Tuesday, February 23, 2010

Review: Ichabod Rocks Disney's "The Adventures of Ichabod and Mr. Toad"

TRASH IN MY EYE No. 6 (of 2007) by Leroy Douresseaux

The Adventures of Ichabod and Mr. Toad (1949) – animated
Running time: 68 minutes
DIRECTORS: Jack Kinney, Clyde Geronimi, and James Algar
WRITERS: Homer Brightman, Winston Hibler, Erdman Penner, Harry Reeves, and Joe Rinaldi (based on The Wind in the Willows by Kenneth Grahame and “The Legend of Sleepy Hollow” by Washington Irving)
PRODUCER: Walt Disney
EDITOR: John O. Young
Golden Globe winner


Starring: (voices) Bing Crosby, Basil Rathbone, Eric Blore, J. Pat O’Malley, Colin Campbell, Campbell Grant, Claud Allister, and The Rhythmaires

The Adventures of Ichabod and Mr. Toad was the last of Walt Disney’s “package films,” which were films comprised of two or more animated short subjects instead of a single feature-length story (such as Bambi).

The first short feature, “The Adventures of Mr. Toad” is based on Kenneth Grahame’s 1908 novel, The Wind in the Willows, an acknowledged classic of children’s literature. J. Thaddeus Toad (Eric Blore), the proprietor of Toad Hall, is in deep financial straights because of his spendthrift ways regarding whatever fad he’s chasing, and he also starts spending much of his time with a wastrel horse named Cyril Proudbottom (J. Pat O’Malley). His latest obsession is “motor mania,” the desire to have a car. When his fixation lands him in prison, it’s up to Mr. Toad’s friends, Mole (Colin Campbell), Water Rat (Claud Allister), and Angus MacBadger (Campbell Grant) to save him.

The second story, “Ichabod Crane,” is based upon Washington Irving’s classic American short story, “The Legend of Sleepy Hollow,” first published in 1820 and later contained in his story collection, The Sketch Book of Geoffrey Crayon, Gent. Bing Crosby narrates and sings the story of itinerate schoolteacher Ichabod Crane, who arrives in the Dutch settlement of Tarry Town, New York to be the new schoolmaster in a secluded glen called Sleepy Hollow. Ichabod falls in love with Katrina Van Tassel, the daughter of the wealthiest of the local farmers, much to the chagrin of her other suitor, Brom Bones. Brom decides that he needs to scare Ichabod off, so near the end of the Van Tassel’s annual Halloween ball, he tells the tale of The Headless Horseman that haunts Sleepy Hollow. After leaving the party, Crane, who is deeply superstitious, has a wild encounter with the Horseman… or does he.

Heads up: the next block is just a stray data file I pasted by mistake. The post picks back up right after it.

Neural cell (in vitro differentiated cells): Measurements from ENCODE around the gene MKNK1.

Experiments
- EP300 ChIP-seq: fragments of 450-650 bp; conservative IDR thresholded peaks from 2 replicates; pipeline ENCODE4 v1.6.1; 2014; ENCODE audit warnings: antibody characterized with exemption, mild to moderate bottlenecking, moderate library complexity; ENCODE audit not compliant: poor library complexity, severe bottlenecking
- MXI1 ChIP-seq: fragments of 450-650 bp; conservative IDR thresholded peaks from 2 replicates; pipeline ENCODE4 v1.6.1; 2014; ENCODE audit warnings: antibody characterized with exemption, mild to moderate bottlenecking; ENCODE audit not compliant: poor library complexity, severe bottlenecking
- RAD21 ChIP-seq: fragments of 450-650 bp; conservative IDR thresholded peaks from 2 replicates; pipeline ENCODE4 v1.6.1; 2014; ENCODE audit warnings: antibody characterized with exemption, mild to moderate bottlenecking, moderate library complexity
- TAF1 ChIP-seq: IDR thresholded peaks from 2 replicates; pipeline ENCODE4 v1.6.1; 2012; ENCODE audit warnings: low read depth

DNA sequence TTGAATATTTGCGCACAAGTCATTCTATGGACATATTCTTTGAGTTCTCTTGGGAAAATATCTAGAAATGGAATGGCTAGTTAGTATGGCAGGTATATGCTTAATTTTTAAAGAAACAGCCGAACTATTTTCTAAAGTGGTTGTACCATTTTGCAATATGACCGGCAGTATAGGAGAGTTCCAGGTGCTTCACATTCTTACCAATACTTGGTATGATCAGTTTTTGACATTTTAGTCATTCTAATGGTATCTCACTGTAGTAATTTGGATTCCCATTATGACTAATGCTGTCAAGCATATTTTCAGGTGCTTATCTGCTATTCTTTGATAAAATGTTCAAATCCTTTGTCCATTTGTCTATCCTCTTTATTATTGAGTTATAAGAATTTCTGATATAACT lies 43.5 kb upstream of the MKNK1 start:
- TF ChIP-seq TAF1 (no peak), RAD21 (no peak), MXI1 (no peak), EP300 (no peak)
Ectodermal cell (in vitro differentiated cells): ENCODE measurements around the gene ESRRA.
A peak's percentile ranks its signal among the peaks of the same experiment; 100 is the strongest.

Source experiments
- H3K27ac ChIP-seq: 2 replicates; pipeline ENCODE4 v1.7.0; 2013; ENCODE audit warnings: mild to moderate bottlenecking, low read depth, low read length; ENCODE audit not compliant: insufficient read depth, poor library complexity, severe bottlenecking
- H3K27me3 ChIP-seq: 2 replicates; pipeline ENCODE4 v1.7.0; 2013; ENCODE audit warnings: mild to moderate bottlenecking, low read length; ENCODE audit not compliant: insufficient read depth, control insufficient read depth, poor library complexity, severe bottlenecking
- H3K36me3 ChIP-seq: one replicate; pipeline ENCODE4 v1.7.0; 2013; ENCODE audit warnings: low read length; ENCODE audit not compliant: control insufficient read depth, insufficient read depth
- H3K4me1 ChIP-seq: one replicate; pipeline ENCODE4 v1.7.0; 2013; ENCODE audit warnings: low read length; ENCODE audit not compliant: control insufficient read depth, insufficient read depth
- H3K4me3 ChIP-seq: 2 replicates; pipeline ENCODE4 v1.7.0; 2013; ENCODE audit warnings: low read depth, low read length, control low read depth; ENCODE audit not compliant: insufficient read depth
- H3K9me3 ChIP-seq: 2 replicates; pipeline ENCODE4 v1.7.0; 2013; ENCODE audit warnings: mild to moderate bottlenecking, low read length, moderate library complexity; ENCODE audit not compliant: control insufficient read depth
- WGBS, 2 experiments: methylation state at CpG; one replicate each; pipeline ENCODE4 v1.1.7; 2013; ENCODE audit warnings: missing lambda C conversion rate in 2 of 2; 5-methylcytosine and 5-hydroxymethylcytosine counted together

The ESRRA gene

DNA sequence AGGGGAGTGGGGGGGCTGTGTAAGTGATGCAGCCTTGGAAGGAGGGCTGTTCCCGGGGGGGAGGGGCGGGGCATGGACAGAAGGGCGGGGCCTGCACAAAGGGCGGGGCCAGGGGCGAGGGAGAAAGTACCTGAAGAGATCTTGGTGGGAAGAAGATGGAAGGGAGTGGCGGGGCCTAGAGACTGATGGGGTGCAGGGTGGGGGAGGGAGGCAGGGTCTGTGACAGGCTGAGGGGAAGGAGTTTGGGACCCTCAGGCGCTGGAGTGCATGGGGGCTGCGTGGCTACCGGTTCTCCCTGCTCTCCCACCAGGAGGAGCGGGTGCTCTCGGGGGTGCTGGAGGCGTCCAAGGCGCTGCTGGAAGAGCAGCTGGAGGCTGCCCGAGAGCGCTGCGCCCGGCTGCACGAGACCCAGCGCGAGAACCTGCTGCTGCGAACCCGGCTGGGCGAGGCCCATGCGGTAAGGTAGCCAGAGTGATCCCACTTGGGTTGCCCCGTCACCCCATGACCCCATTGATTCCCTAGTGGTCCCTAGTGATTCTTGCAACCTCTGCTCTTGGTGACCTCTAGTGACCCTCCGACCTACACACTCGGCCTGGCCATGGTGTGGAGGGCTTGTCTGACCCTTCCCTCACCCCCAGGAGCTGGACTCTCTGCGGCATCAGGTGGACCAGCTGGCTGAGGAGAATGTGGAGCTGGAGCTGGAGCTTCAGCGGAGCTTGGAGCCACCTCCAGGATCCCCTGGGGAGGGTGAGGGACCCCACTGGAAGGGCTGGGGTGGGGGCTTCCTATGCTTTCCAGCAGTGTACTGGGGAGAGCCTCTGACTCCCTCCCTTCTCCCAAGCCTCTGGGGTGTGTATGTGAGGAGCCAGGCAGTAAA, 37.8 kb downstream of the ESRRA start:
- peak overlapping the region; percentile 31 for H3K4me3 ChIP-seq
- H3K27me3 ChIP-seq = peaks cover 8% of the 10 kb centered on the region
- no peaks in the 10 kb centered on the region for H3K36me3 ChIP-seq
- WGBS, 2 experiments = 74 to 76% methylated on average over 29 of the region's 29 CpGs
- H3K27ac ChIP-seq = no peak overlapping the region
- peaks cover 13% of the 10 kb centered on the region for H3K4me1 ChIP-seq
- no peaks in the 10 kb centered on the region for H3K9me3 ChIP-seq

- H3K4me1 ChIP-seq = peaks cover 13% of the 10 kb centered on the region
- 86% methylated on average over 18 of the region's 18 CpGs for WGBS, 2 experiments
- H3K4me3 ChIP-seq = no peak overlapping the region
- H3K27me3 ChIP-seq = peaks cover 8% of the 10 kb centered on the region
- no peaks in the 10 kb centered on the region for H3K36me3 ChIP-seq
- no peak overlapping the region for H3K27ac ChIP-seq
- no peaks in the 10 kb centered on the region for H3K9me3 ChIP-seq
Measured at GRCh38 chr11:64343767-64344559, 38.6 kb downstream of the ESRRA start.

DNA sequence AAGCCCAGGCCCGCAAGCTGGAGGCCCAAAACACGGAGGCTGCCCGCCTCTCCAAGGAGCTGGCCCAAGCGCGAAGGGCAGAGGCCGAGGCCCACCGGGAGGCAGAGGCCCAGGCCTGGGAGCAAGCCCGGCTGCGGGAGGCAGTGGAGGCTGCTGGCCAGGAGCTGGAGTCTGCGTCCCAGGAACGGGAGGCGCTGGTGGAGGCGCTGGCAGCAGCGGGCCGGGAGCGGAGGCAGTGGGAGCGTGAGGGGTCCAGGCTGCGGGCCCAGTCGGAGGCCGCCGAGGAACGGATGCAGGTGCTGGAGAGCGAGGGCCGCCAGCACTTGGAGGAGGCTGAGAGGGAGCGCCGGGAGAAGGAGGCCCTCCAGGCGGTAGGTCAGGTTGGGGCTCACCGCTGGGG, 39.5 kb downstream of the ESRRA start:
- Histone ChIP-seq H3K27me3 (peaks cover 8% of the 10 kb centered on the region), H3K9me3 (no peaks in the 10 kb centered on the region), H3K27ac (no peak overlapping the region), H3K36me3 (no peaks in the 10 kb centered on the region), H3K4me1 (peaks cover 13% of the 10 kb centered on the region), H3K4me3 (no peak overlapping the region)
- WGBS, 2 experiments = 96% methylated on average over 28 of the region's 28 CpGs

Although not considered to be one of the very best Walt Disney animated features, The Adventures of Ichabod and Mr. Toad has some of the most beautiful color seen in animated films. It’s all practically applied and not just for the sake of being pretty; in fact, the film won a 1950 Golden Globe for “Best Cinematography, Color.” While the Mr. Toad segment is very nice (and features beautiful character and set designs), the treat here is, of course, Ichabod Crane. What makes it better is Bing Crosby, whose narration and singing give Ichabod Crane color and warmth.

As strange as it may sound, this short segment (which runs less than 35 minutes) features some of the best animation Disney ever did. Talk about the art of animation: the characters move flawlessly in a symphony of movement that is an exercise in mathematical precision. The sequence that begins when Ichabod enters Sleepy Hollow until the end of his race with the Headless Horseman should make any shortlist of all time great action sequences in animated films. It’s scary (as scary as I remember it as child), and a great example of something Disney did well in their classic animated movies – create an atmosphere of fear.

The color, the sound, and the motion: even this work considered a minor affair shows that when Disney animators were at the height of their powers, they were really up there. Actually, there’s an action sequence at the end of Mr. Toad that would be considered the best work by any other animation studio. Still, it pales next to the chase in Ichabod, and that’s what makes The Adventures of Ichabod and Mr. Toad essential Disney.

8 of 10

Wednesday, January 10, 2007

1950 Golden Globes: 1 win: Best Cinematography – Color


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